You’ve Got Marketing Automation. Now What?

by Mac McConnell

Managing Partner and Founder,
BlueBird Strategies

A lot has been written about marketing automation applications being just a technology tool. Much of this discussion wraps around the need for good process and alignment between sales and marketing in order to make the most of the investment. However, until the system is turned on, these conversations are theoretical and it is difficult for decisions to be made. If used properly, marketing automation becomes the backbone on which good process and alignment are built.

Having advised on and project managed many marketing automation implementations, BlueBird Strategies has identified three critical areas where companies become stuck – slowing the time to value of their new application.

  1. Sources of fresh inquiries
  2. Good content to offer leads
  3. A well thought out lead scoring model

If organizations develop a plan for meeting these needs, they will see a faster return on their investment and the process and alignment will fall into place. The time to begin working on these items is once the signatures are on the contract, if not before. Below is a practical, and tactical, road map to avoiding frustrating choke points.

Feeding the Beast: Continually Add New Names to Your Lead Engine
Without a marketing automation system, tracking the success of a specific lead source (i.e. – tradeshow, content syndication, list rental) is more about gut instinct than hard evidence. This one piece, how to make smarter marketing investments, is driving a lot of new investments in this technology – especially for companies that can sync to a cloud based CRM system and gain 360 degree reporting.

You have bought marketing automation, now what? Throw out your comfortable marketing tactics and go back to the drawing board. Revisit tactics that may have been discounted because they were perceived to have a low return on investment. A perfect example is tradeshows. A BlueBird client that sells consulting services had given up on tradeshows, especially the mega-tradeshows where sponsorship opportunities can begin at $20k. With an average sale price of $200k per consulting engagement, it would not take long to recoup any investment, but since they did not have good visibility into each tactic they chose to go the low cost route. With a marketing automation platform in place, they took a three prong approach to demand generation, making equal investments in list rental, content syndication, and one tradeshow. After six months of lead nurturing, qualification, and sales activity, the company had 2.3x more pipeline coming from the tradeshow leads than other sources.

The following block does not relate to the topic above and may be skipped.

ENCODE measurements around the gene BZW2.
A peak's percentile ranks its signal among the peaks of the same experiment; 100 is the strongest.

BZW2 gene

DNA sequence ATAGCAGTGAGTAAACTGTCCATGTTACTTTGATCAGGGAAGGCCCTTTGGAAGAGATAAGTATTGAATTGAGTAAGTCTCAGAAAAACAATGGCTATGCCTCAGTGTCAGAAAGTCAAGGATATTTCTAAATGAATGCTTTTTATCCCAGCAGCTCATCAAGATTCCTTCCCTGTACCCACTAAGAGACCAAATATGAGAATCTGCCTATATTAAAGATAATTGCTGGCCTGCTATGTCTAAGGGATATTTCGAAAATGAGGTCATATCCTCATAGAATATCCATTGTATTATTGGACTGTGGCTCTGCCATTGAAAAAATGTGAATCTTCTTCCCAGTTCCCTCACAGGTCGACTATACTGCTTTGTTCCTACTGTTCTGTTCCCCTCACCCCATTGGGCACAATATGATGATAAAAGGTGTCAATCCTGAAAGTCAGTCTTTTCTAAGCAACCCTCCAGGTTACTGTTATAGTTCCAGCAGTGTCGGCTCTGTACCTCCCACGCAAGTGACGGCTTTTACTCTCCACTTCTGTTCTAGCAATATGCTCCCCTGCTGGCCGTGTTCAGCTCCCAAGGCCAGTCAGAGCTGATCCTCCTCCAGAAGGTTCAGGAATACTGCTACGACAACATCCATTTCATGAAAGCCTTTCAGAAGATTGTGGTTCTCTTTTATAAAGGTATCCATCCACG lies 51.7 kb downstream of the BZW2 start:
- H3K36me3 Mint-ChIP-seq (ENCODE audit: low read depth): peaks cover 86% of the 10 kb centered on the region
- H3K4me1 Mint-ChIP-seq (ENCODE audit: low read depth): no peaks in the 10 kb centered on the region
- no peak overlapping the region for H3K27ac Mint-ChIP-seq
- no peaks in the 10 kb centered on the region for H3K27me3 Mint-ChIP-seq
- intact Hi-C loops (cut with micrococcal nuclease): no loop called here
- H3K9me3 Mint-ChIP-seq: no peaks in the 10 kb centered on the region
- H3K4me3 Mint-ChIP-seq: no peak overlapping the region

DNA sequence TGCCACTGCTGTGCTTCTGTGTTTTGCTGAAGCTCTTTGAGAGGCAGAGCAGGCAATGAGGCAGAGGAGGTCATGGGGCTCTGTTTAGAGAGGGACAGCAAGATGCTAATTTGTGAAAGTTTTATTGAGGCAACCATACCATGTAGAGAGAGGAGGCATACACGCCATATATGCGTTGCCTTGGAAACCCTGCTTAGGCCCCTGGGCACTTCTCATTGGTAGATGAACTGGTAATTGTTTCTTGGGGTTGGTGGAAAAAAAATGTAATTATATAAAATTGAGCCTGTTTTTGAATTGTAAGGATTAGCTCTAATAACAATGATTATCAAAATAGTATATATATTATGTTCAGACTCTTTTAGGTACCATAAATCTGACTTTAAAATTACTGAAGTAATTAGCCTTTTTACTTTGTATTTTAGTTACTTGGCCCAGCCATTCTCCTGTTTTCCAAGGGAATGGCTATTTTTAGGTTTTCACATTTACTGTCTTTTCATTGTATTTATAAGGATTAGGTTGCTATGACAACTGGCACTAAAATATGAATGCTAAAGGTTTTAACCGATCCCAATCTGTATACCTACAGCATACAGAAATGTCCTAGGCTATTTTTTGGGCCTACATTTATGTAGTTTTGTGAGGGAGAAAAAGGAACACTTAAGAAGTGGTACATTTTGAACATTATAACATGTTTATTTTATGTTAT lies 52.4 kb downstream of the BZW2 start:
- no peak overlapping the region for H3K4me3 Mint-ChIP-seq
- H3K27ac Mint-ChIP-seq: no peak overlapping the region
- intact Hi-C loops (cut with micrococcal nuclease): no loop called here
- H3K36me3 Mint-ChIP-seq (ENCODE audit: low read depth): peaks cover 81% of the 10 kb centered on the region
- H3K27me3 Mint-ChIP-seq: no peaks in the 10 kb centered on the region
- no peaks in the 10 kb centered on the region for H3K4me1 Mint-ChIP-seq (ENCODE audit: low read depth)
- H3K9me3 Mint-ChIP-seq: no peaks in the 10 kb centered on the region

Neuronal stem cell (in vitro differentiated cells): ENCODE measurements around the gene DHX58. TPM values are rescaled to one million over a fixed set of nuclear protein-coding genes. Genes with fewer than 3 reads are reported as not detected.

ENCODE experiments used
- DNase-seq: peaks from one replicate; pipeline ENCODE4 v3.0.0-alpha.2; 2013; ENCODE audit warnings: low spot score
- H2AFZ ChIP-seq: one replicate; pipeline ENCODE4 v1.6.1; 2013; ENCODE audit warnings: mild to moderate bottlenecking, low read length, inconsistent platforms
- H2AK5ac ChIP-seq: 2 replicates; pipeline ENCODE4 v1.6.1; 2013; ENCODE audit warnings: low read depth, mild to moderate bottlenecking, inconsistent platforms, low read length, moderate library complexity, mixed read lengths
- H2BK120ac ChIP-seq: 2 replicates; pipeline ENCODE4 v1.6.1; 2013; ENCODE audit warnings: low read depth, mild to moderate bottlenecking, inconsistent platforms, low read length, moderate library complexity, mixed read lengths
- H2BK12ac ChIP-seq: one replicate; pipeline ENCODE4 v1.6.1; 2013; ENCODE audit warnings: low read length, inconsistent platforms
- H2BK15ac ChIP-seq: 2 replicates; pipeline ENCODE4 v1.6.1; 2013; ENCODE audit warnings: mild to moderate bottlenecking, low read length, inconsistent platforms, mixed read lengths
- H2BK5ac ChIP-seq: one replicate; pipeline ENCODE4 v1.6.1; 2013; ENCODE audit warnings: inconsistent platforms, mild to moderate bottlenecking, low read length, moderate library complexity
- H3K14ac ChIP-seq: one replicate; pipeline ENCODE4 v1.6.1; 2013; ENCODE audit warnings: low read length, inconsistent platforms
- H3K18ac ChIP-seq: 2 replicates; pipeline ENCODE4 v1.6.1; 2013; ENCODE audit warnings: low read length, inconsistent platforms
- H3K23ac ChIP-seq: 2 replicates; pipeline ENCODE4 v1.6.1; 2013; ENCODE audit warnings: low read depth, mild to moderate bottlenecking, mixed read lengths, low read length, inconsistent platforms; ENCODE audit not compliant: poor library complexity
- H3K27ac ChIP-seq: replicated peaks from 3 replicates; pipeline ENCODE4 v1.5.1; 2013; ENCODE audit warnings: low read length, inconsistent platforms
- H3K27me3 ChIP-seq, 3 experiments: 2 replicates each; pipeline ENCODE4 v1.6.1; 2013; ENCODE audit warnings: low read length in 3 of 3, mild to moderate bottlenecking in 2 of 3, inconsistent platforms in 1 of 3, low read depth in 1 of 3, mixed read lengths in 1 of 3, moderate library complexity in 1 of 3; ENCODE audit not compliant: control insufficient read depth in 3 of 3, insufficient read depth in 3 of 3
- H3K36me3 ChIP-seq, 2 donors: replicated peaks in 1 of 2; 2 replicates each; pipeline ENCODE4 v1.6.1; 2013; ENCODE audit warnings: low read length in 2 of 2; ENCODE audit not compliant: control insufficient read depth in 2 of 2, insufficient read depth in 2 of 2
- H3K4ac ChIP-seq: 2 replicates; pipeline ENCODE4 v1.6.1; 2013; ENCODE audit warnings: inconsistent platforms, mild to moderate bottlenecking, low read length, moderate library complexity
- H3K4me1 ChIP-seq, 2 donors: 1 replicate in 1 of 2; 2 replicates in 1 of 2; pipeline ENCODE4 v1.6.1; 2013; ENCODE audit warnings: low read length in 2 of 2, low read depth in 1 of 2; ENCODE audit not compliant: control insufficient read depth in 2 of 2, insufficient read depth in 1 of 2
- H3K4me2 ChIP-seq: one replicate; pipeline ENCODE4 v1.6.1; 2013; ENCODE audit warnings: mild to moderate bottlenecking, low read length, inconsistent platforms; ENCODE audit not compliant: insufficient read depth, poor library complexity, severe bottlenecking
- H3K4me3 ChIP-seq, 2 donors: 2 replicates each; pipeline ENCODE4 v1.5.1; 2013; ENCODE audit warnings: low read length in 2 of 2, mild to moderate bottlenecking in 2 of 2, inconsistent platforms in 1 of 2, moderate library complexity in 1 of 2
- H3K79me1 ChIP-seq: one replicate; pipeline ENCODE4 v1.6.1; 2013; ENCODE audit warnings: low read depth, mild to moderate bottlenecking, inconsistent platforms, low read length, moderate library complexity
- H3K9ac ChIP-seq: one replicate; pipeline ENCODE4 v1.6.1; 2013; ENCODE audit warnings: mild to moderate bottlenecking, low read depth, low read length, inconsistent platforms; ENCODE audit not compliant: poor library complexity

Now that you have your new application, cast a wide net and revitalize tactics that have fallen out of favor. It may take six months, maybe even a year depending on buying cycle length, to understand the results but at the end you will have your new demand generation plan pre-written for you.

A Well-Balanced Diet: Useful Content Offers a 5x Return
The biggest choke point in modern marketing is creating relevant content. Take your organization through a content audit and identify whether each piece serves you or your buyer. The easy money is on the majority of content being about your organization and its products and/or services. Content such as website copy, data sheets, and ebooks are often about getting the corporate message out. Forgotten is why would a buyer want to consume the message. The answer is simple, because it makes them look good to their boss and hopefully increases pay. “Look at me” corporate content does not help the buyer meet his or her goals.

To prove this point look at how these three pieces of content performed for a commercial real estate information provider. Offer 1 was a research report that local agents could use to serve their clients better. The other two were “look at me” content. The results are dramatic. The actionable content provided a 5x return to the client.

Offer 1 - Local market analysis
Offer 2 - Product brochure
Offer 3 - Customer success stories
Emails delivered
Click throughs
Total registrants
Conversion rate

You have bought marketing automation, now what? Start working on fresh content that actually helps your buyer meet their goals, not yours. Marketing automation opens up a whole new spectrum of content. No longer does every piece need to be 20 pages or an hour long. In fact, lead nurture programs are well served by shorter, more easily consumed pieces. Items such as check lists, executive briefs, industry overviews, even glossaries, are heavily consumed by potential buyers as they work their way through the buying cycle.

Leave a Tip: Lead Scoring is the Secret Sauce
Not using the lead scoring feature of your new marketing automation system means you have over paid for an email marketing service. A properly designed lead scoring model allows you to identify important attributes of a lead, ranging from demographic criteria to key qualification criteria for a product or service, mixed with behavioral signals that can identify buying behavior. When done correctly, a lead score tells a story of where a lead is in the buying cycle. Building lead levels (or lead bands) allows programs and messages to be targeted at specific segments of the lead generation funnel. For example, if there is a buildup of too many level 3 leads, a “Buddha-shaped” funnel will develop, constricting the flow of leads to the sales force. If you can identify where leads are getting stuck in the development process, then specific actions can be taken to rectify the problem.